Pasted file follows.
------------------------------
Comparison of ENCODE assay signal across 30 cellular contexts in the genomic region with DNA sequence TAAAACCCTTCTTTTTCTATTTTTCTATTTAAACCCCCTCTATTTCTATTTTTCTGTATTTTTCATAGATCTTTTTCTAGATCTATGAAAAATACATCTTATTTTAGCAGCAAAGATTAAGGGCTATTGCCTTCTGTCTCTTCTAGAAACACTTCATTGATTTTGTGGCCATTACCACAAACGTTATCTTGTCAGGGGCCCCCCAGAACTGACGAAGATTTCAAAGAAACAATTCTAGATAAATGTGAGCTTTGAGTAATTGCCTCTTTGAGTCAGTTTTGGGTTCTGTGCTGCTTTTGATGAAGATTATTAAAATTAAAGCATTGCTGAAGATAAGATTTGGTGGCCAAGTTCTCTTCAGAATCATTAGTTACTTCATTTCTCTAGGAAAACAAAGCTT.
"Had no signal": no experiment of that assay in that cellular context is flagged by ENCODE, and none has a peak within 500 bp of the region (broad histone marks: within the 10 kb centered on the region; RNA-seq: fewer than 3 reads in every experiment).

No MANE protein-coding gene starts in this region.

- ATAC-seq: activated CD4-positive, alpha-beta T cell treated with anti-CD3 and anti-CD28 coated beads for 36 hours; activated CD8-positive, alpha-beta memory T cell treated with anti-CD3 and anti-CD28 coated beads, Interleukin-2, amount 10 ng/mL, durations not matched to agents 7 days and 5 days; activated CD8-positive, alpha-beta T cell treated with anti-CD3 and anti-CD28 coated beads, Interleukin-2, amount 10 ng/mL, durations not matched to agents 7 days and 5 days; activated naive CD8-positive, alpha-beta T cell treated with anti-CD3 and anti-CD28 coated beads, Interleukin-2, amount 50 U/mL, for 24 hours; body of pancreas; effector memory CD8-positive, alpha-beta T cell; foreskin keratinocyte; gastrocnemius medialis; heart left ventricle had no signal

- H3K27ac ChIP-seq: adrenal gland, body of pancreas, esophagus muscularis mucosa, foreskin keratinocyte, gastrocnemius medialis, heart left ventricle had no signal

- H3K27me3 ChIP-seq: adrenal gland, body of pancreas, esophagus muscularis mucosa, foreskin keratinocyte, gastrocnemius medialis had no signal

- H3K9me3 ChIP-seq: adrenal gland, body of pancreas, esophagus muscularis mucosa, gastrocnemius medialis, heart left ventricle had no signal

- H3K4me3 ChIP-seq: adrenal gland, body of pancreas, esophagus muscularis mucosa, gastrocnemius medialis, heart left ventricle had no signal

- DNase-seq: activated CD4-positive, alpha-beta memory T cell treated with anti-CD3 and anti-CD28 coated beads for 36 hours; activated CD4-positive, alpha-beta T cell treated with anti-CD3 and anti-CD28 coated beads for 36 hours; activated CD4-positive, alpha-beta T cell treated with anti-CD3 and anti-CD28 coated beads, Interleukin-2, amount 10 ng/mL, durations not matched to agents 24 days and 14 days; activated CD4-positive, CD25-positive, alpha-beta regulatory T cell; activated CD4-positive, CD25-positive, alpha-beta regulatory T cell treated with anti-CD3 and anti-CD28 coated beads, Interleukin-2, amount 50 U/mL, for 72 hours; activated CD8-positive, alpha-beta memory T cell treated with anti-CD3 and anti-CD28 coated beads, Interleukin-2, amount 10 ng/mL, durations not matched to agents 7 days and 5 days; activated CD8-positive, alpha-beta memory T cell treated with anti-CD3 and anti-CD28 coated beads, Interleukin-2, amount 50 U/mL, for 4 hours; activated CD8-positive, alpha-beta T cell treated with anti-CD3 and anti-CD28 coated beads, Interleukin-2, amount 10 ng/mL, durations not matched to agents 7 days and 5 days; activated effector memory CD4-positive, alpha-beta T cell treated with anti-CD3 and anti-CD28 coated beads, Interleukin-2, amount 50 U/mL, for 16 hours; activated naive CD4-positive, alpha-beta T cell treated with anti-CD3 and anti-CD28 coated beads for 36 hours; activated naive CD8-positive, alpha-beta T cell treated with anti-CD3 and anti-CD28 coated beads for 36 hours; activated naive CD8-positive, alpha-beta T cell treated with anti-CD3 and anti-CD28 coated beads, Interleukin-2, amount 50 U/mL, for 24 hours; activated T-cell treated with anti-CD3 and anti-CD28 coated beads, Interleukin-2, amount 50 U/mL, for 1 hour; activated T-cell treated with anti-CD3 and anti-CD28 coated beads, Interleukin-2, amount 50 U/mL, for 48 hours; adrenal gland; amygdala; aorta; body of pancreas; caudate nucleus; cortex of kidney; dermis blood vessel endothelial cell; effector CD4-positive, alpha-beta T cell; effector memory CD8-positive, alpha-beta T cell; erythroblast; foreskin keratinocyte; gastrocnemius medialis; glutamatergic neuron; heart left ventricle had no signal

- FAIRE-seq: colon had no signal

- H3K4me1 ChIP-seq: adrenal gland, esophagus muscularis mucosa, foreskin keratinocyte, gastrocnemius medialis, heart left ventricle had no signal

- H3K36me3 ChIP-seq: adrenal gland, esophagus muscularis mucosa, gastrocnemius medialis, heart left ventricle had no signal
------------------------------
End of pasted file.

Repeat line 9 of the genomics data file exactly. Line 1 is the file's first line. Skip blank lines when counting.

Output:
- DNase-seq: activated CD4-positive, alpha-beta memory T cell treated with anti-CD3 and anti-CD28 coated beads for 36 hours; activated CD4-positive, alpha-beta T cell treated with anti-CD3 and anti-CD28 coated beads for 36 hours; activated CD4-positive, alpha-beta T cell treated with anti-CD3 and anti-CD28 coated beads, Interleukin-2, amount 10 ng/mL, durations not matched to agents 24 days and 14 days; activated CD4-positive, CD25-positive, alpha-beta regulatory T cell; activated CD4-positive, CD25-positive, alpha-beta regulatory T cell treated with anti-CD3 and anti-CD28 coated beads, Interleukin-2, amount 50 U/mL, for 72 hours; activated CD8-positive, alpha-beta memory T cell treated with anti-CD3 and anti-CD28 coated beads, Interleukin-2, amount 10 ng/mL, durations not matched to agents 7 days and 5 days; activated CD8-positive, alpha-beta memory T cell treated with anti-CD3 and anti-CD28 coated beads, Interleukin-2, amount 50 U/mL, for 4 hours; activated CD8-positive, alpha-beta T cell treated with anti-CD3 and anti-CD28 coated beads, Interleukin-2, amount 10 ng/mL, durations not matched to agents 7 days and 5 days; activated effector memory CD4-positive, alpha-beta T cell treated with anti-CD3 and anti-CD28 coated beads, Interleukin-2, amount 50 U/mL, for 16 hours; activated naive CD4-positive, alpha-beta T cell treated with anti-CD3 and anti-CD28 coated beads for 36 hours; activated naive CD8-positive, alpha-beta T cell treated with anti-CD3 and anti-CD28 coated beads for 36 hours; activated naive CD8-positive, alpha-beta T cell treated with anti-CD3 and anti-CD28 coated beads, Interleukin-2, amount 50 U/mL, for 24 hours; activated T-cell treated with anti-CD3 and anti-CD28 coated beads, Interleukin-2, amount 50 U/mL, for 1 hour; activated T-cell treated with anti-CD3 and anti-CD28 coated beads, Interleukin-2, amount 50 U/mL, for 48 hours; adrenal gland; amygdala; aorta; body of pancreas; caudate nucleus; cortex of kidney; dermis blood vessel endothelial cell; effector CD4-positive, alpha-beta T cell; effector memory CD8-positive, alpha-beta T cell; erythroblast; foreskin keratinocyte; gastrocnemius medialis; glutamatergic neuron; heart left ventricle had no signal